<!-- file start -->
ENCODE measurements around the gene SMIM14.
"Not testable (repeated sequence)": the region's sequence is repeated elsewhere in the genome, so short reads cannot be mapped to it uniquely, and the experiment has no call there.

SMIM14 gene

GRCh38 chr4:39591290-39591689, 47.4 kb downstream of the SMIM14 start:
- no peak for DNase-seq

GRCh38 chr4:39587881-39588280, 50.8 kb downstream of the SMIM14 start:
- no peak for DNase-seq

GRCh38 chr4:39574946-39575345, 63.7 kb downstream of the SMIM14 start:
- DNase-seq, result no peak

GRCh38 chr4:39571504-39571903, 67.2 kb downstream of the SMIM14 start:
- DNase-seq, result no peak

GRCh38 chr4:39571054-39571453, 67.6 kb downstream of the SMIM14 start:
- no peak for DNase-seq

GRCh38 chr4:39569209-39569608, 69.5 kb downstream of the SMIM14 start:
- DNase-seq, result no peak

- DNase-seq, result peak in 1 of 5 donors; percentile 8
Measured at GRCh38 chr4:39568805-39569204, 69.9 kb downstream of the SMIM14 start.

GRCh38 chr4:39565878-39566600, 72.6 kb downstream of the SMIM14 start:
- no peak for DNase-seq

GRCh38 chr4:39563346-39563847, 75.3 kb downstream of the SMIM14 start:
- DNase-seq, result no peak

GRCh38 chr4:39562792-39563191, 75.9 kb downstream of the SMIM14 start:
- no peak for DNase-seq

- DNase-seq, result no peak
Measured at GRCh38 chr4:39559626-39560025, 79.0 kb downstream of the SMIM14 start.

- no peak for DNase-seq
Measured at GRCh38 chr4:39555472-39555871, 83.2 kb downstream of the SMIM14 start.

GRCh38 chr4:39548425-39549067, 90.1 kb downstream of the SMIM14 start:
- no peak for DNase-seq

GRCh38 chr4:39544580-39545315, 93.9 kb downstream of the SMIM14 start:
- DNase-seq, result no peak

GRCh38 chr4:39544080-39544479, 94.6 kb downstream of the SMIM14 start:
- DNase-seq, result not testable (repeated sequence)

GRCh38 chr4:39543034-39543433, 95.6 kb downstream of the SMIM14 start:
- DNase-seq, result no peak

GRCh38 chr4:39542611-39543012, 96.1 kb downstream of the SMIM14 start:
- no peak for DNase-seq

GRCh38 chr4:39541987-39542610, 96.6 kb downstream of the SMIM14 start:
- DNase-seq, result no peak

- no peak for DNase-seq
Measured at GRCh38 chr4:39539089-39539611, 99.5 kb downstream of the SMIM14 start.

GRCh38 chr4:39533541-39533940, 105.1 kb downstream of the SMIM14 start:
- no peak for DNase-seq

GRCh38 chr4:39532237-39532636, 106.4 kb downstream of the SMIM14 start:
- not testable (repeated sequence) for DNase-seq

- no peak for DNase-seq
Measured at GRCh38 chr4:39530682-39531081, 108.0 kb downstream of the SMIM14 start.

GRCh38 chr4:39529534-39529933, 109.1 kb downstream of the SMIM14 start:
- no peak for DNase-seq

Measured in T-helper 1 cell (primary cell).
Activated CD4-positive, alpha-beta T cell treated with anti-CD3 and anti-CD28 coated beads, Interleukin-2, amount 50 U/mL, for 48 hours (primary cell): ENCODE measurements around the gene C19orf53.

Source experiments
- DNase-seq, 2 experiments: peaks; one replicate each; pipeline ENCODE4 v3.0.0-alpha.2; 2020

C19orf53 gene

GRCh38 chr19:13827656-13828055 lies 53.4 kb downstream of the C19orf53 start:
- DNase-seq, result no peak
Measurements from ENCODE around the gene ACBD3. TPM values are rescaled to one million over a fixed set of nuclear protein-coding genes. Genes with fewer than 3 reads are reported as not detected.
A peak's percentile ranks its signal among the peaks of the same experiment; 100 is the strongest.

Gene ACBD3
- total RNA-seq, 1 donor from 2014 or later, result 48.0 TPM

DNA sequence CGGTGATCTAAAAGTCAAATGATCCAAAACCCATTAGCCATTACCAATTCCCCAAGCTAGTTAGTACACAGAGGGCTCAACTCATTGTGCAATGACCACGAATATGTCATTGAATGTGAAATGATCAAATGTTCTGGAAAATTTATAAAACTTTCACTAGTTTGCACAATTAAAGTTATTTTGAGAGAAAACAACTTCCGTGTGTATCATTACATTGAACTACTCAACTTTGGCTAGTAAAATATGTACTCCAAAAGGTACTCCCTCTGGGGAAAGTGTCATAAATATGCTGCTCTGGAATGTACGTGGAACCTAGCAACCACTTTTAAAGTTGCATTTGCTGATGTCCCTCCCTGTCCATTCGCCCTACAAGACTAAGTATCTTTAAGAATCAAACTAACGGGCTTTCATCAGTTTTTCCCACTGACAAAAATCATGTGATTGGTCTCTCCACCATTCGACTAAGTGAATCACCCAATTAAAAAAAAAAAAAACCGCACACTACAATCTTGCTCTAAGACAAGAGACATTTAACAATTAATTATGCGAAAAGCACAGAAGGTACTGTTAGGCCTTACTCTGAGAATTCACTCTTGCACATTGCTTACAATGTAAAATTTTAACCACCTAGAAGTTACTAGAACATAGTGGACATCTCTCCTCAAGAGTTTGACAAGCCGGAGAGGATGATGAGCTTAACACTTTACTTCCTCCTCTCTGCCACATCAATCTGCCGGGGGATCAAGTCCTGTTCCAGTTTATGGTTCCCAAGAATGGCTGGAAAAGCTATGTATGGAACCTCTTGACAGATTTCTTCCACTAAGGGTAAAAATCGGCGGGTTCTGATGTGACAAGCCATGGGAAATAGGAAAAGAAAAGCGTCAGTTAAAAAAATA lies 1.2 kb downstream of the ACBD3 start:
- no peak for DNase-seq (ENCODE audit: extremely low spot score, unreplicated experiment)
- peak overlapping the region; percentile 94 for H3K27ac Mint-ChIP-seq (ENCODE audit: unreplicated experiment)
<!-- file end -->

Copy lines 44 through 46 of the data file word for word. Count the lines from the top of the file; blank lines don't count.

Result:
GRCh38 chr4:39532237-39532636, 106.4 kb downstream of the SMIM14 start:
- not testable (repeated sequence) for DNase-seq

- no peak for DNase-seq